Joker, rated R
** (2 out of 4 stars)
My wife Tammy and I have been watching Oscar nominated “Best Motion Picture” films that we had not already seen. We have watched The Irishman, Once Upon a Time in Hollywood, Marriage Story, Parasite, and most recently Joker, which received eleven Oscar nominations, the most of any film this year.
Joker is a very disturbing film about the beginnings of the character that will become an enemy of Batman. The film is superbly acted by four-time Oscar nominee Joaquin Phoenix, who has received a “Best Actor” nomination for his role as Arthur Fleck. But the film has significant content issues, including adult language and violence, and thus is hard to recommend.
The film is directed by four-time Oscar nominee Tom Phillips (Joker, Borat: Cultural Learnings of America for Make Benefit Glorious Nation of Kazakhstan). It is written by Phillips and two-time Oscar nominee Scott Silver (Joker, The Fighter). The film, which had a budget of approximately $55 million, has grossed more than $335 million in the U.S., and more than $1 billion worldwide. It is the first “R”-rated film to gross a billion dollars.Arthur Fleck, played by Joaquin Phoenix (The Master, Walk the Line, Gladiator), suffers from mental illness. He is emaciated (Phoenix lost 52 pounds for the role), often smoking a cigarette, and takes several prescription pills each day. He lives with his mother Penny, played by Golden Globe winner Frances Conroy (Six Feet Under) in a run-down apartment complex in New York (Gotham City). They enjoy watching the late-night talk show (think of The Tonight Show with Johnny Carson), hosted by Murray Franklin, played by two-time Oscar winner Robert DeNiro (Raging Bull, The Godfather: Part II). Arthur works as a clown, but aspires to be a successful comedian, playing big clubs and appearing on Franklin’s show. Arthur also has a very disturbing laugh, one that he doesn’t seem able to control.
Arthur meets with a social worker for counseling, and tells her that all he has are negative thoughts. He gets his medications from the social worker, but is told that funding has been cut and the office will be shutting down. Arthur asks the social worker where he will get his medications in the future, and she has no answer for him.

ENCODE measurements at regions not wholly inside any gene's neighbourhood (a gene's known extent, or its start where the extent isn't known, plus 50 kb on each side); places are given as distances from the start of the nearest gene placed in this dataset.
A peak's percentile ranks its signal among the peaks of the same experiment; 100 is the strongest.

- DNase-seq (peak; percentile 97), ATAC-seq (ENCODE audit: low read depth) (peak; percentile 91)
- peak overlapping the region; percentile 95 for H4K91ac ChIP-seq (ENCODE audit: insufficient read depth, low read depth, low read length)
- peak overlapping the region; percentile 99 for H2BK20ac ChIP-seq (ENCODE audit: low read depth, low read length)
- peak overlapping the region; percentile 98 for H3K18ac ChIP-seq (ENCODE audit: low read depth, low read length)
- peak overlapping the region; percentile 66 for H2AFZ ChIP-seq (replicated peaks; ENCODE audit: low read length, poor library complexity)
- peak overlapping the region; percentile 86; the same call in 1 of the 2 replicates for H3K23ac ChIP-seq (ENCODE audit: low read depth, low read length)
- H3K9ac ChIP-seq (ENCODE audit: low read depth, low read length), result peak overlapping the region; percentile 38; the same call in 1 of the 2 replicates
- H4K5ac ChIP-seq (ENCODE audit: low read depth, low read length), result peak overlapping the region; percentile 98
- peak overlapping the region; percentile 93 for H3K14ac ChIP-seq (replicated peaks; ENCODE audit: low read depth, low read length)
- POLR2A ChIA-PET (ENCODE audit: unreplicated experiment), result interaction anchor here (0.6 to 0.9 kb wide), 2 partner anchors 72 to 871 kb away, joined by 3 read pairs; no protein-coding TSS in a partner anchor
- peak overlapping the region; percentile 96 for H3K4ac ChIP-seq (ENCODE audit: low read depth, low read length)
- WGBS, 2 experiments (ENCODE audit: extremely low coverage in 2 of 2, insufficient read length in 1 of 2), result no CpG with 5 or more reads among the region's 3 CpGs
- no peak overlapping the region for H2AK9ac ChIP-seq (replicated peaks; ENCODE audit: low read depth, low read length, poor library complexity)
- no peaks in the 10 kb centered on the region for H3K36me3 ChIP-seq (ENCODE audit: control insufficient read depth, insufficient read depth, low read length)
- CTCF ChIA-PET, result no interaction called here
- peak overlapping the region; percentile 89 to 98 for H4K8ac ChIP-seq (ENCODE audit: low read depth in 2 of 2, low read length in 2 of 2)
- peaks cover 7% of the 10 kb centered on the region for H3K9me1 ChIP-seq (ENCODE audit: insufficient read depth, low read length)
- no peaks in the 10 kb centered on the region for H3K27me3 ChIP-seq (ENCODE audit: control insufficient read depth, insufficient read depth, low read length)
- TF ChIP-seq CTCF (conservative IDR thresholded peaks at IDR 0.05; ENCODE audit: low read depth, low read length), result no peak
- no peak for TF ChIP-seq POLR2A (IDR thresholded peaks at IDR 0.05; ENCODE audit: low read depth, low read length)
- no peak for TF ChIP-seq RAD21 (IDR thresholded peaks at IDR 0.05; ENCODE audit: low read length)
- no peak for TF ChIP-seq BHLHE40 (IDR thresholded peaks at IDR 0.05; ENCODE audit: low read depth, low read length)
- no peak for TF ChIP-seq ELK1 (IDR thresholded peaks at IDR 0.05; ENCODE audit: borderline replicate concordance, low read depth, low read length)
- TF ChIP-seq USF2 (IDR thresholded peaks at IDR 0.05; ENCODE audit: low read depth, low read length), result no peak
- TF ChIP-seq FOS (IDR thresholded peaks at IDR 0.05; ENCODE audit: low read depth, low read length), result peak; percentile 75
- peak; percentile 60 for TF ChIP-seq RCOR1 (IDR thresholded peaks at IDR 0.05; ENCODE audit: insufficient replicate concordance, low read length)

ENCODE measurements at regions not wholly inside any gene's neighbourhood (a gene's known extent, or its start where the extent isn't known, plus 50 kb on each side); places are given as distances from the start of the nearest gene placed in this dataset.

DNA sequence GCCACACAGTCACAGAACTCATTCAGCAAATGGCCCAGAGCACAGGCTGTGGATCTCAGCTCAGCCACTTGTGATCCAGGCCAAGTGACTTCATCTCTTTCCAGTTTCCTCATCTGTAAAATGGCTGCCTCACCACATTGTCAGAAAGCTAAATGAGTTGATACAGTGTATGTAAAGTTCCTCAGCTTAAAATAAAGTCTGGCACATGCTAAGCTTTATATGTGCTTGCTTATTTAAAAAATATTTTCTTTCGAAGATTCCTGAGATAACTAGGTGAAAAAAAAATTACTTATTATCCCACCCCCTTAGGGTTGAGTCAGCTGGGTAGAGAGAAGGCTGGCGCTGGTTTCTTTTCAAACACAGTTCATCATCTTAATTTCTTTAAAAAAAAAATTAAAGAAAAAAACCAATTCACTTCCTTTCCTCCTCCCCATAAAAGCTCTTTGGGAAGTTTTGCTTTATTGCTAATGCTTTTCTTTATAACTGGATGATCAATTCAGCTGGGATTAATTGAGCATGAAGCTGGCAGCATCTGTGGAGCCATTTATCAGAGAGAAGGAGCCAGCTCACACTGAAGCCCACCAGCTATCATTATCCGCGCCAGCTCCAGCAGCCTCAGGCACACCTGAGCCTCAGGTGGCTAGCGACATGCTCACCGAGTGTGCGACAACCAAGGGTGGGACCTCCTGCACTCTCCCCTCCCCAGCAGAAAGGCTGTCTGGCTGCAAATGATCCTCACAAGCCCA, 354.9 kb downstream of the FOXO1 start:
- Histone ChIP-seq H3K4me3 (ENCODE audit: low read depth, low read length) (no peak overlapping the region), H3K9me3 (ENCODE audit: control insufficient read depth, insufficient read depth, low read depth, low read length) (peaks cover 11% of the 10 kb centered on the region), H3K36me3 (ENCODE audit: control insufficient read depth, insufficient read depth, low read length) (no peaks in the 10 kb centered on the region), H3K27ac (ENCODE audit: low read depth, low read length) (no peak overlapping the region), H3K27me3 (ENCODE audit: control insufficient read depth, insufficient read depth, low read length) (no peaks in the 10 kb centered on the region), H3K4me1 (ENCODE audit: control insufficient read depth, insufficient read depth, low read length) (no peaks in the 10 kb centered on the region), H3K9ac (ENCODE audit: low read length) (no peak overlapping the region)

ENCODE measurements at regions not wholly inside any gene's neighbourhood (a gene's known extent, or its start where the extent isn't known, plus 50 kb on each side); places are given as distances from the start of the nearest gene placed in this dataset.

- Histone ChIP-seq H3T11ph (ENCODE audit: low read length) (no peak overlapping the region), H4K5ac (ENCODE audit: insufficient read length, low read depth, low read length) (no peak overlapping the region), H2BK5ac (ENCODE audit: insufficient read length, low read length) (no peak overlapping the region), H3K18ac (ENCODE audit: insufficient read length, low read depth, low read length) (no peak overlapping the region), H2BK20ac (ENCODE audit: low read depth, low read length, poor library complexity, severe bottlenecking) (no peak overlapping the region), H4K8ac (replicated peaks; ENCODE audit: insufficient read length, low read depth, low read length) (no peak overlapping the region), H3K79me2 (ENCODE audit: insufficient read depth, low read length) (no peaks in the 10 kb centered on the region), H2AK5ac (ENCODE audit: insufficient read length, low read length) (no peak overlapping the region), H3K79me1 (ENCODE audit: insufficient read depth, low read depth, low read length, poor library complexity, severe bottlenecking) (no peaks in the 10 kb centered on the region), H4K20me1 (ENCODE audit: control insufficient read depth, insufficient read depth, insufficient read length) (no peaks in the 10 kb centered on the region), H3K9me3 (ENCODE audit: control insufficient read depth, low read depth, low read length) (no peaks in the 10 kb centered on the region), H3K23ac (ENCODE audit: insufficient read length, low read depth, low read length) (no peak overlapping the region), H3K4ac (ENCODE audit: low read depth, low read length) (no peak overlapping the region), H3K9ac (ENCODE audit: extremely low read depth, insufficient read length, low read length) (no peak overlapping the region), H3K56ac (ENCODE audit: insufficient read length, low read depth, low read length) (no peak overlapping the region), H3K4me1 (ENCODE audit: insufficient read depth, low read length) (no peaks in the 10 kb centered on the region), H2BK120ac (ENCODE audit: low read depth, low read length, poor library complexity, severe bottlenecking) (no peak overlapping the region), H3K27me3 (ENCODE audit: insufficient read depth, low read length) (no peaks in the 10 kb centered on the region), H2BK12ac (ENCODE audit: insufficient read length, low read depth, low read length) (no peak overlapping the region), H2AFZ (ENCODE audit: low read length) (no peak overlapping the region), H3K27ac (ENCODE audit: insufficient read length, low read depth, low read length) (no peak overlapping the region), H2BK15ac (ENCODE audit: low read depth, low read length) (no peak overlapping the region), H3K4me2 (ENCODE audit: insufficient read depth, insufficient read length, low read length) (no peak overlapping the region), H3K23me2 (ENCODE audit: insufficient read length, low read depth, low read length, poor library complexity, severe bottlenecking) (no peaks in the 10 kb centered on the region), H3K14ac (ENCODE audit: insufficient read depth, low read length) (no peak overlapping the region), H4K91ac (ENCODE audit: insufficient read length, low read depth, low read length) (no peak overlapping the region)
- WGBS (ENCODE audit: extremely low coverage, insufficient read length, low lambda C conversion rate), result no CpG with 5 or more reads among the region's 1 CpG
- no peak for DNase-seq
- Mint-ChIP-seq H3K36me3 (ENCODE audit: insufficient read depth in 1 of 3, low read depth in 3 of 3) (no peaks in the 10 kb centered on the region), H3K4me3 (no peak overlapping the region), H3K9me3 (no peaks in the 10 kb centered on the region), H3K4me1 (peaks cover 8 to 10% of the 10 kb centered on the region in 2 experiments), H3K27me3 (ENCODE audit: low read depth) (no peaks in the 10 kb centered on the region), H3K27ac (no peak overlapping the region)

One of Arthur’s jobs as a clown is displaying a “Going out of Business” sign on the sidewalk outside of the business that is closing. As he is doing so, a few youths steal the sign and take off, with Arthur in pursuit. They are waiting for him in an alley, and when he arrives, they badly beat him, and destroy the sign. For this, Arthur is reprimanded by his supervisor. A co-worker then gives Arthur a gun to protect himself. While performing as a clown in a children’s hospital, the gun falls on the floor. This is the final straw, and Arthur is fired from his job as a clown.
On the way home, he is harassed on the subway by three men, who he then shoots to death. Since the men were rich, working on Wall Street, the killer in the clown mask becomes a cult hero, leading to violent protests against the rich and powerful throughout the city, including Thomas Wayne who is running for mayor, played by Brett Cullen, who Arthur believes he has a connection with. Wayne’s young son is named Bruce, who will go on to become Batman.
What will become of Arthur, who is now jobless and has no access to his medications?
Themes in the film include mental illness, revenge, social commentary about the rich and poor and physical abuse. Content concerns include adult language, violence, and a scene in which Arthur is sitting next to his mother while she is nude in the bathtub (nothing explicit is shown).
The film features an outstanding – and disturbing – acting performance by Phoenix, including his laugh and dancing. The music by Hildur Guðnadóttir, who received an Oscar nomination for his work, is excellent.
Joker is a well-made and acted, but disturbing film, with several content concerns along with no redeeming value, that makes it difficult to recommend.